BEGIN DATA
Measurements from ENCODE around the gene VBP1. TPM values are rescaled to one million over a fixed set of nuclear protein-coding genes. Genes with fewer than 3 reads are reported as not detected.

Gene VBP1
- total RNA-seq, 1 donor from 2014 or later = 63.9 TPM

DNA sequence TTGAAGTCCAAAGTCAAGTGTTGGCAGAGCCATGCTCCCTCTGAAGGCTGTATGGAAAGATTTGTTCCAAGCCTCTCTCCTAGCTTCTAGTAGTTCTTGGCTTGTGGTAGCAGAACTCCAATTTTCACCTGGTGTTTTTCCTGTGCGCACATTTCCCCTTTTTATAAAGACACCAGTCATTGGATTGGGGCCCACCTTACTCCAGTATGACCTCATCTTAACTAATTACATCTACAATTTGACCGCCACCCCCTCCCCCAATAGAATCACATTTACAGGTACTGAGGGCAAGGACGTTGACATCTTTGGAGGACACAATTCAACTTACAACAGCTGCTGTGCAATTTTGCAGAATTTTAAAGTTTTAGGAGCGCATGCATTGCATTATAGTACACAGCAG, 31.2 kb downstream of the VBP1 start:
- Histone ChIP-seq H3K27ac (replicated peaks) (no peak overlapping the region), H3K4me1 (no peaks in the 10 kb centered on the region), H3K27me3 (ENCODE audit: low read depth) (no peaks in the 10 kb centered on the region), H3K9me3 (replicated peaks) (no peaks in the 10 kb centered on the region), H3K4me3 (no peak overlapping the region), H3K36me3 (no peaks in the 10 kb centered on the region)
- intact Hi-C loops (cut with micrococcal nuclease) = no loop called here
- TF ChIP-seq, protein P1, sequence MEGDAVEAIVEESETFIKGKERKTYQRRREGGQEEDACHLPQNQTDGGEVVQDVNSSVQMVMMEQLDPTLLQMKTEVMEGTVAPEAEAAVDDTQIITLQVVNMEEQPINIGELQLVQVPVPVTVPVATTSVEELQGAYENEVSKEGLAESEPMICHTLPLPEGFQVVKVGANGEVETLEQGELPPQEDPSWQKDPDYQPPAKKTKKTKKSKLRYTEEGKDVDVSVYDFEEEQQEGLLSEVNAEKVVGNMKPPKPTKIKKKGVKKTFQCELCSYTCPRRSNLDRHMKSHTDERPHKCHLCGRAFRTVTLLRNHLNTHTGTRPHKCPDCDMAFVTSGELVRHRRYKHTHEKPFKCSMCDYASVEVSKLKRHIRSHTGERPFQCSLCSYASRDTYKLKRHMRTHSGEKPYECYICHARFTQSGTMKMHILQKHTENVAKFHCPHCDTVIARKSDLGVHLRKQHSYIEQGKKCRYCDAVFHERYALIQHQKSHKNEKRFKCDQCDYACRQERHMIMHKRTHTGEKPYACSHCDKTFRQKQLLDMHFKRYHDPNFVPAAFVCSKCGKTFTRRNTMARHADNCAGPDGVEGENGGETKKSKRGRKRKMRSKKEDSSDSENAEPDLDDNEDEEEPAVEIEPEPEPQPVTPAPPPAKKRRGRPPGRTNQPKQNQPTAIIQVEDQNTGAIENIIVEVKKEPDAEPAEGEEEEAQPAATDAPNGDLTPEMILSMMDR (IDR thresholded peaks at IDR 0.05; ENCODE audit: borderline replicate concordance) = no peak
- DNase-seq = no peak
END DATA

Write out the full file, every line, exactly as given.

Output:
Measurements from ENCODE around the gene VBP1. TPM values are rescaled to one million over a fixed set of nuclear protein-coding genes. Genes with fewer than 3 reads are reported as not detected.

Gene VBP1
- total RNA-seq, 1 donor from 2014 or later = 63.9 TPM

DNA sequence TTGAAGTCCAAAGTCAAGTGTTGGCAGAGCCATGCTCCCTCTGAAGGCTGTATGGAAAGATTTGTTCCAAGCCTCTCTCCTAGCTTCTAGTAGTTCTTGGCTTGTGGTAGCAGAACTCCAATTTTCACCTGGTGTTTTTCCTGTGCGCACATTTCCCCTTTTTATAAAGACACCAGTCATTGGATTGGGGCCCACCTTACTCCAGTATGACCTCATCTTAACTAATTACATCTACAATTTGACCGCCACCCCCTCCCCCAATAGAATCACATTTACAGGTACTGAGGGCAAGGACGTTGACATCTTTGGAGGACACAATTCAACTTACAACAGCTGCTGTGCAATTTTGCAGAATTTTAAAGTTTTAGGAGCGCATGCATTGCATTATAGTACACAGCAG, 31.2 kb downstream of the VBP1 start:
- Histone ChIP-seq H3K27ac (replicated peaks) (no peak overlapping the region), H3K4me1 (no peaks in the 10 kb centered on the region), H3K27me3 (ENCODE audit: low read depth) (no peaks in the 10 kb centered on the region), H3K9me3 (replicated peaks) (no peaks in the 10 kb centered on the region), H3K4me3 (no peak overlapping the region), H3K36me3 (no peaks in the 10 kb centered on the region)
- intact Hi-C loops (cut with micrococcal nuclease) = no loop called here
- TF ChIP-seq, protein P1, sequence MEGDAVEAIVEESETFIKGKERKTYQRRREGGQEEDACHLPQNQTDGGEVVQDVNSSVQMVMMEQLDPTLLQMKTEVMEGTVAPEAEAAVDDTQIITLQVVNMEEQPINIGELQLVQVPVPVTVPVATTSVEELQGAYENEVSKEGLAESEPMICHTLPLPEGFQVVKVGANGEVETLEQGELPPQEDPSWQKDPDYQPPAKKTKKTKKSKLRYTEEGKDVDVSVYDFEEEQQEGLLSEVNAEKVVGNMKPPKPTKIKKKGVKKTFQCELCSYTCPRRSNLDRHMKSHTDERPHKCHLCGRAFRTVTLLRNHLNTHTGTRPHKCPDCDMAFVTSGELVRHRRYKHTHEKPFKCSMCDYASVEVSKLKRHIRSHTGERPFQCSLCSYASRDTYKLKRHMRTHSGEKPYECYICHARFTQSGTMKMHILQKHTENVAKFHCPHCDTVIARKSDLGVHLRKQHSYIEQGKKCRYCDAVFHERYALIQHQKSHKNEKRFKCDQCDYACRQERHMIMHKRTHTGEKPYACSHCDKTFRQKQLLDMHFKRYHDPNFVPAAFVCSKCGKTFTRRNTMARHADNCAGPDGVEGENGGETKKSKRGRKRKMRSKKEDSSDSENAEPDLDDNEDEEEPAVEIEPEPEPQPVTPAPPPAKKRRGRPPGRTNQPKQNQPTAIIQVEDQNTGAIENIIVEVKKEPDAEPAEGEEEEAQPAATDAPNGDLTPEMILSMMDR (IDR thresholded peaks at IDR 0.05; ENCODE audit: borderline replicate concordance) = no peak
- DNase-seq = no peak